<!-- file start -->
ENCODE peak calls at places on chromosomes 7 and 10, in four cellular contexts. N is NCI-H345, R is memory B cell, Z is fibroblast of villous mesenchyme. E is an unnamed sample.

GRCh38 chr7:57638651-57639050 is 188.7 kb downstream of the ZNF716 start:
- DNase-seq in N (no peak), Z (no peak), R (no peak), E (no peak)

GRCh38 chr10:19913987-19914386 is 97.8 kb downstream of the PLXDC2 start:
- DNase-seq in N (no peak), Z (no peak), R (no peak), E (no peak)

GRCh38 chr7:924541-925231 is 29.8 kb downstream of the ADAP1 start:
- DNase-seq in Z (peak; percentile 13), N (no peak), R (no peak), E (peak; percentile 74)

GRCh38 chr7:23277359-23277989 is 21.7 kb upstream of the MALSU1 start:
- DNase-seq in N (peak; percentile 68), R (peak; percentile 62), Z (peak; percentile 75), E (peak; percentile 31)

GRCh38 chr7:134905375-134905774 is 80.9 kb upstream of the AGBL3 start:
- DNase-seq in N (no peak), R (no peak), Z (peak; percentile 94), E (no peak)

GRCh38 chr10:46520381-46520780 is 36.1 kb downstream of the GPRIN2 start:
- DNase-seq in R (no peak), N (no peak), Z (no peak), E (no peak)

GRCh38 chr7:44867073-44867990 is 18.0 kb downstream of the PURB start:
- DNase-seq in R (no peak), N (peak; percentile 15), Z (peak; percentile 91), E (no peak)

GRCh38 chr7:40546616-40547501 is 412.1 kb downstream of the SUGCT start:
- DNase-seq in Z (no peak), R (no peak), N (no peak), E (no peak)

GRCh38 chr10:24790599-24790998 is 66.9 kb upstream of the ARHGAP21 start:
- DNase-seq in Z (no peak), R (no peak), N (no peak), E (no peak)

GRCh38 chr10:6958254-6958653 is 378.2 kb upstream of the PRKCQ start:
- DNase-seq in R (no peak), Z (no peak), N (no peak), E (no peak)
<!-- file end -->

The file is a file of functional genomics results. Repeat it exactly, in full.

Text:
ENCODE peak calls at places on chromosomes 7 and 10, in four cellular contexts. N is NCI-H345, R is memory B cell, Z is fibroblast of villous mesenchyme. E is an unnamed sample.

GRCh38 chr7:57638651-57639050 is 188.7 kb downstream of the ZNF716 start:
- DNase-seq in N (no peak), Z (no peak), R (no peak), E (no peak)

GRCh38 chr10:19913987-19914386 is 97.8 kb downstream of the PLXDC2 start:
- DNase-seq in N (no peak), Z (no peak), R (no peak), E (no peak)

GRCh38 chr7:924541-925231 is 29.8 kb downstream of the ADAP1 start:
- DNase-seq in Z (peak; percentile 13), N (no peak), R (no peak), E (peak; percentile 74)

GRCh38 chr7:23277359-23277989 is 21.7 kb upstream of the MALSU1 start:
- DNase-seq in N (peak; percentile 68), R (peak; percentile 62), Z (peak; percentile 75), E (peak; percentile 31)

GRCh38 chr7:134905375-134905774 is 80.9 kb upstream of the AGBL3 start:
- DNase-seq in N (no peak), R (no peak), Z (peak; percentile 94), E (no peak)

GRCh38 chr10:46520381-46520780 is 36.1 kb downstream of the GPRIN2 start:
- DNase-seq in R (no peak), N (no peak), Z (no peak), E (no peak)

GRCh38 chr7:44867073-44867990 is 18.0 kb downstream of the PURB start:
- DNase-seq in R (no peak), N (peak; percentile 15), Z (peak; percentile 91), E (no peak)

GRCh38 chr7:40546616-40547501 is 412.1 kb downstream of the SUGCT start:
- DNase-seq in Z (no peak), R (no peak), N (no peak), E (no peak)

GRCh38 chr10:24790599-24790998 is 66.9 kb upstream of the ARHGAP21 start:
- DNase-seq in Z (no peak), R (no peak), N (no peak), E (no peak)

GRCh38 chr10:6958254-6958653 is 378.2 kb upstream of the PRKCQ start:
- DNase-seq in R (no peak), Z (no peak), N (no peak), E (no peak)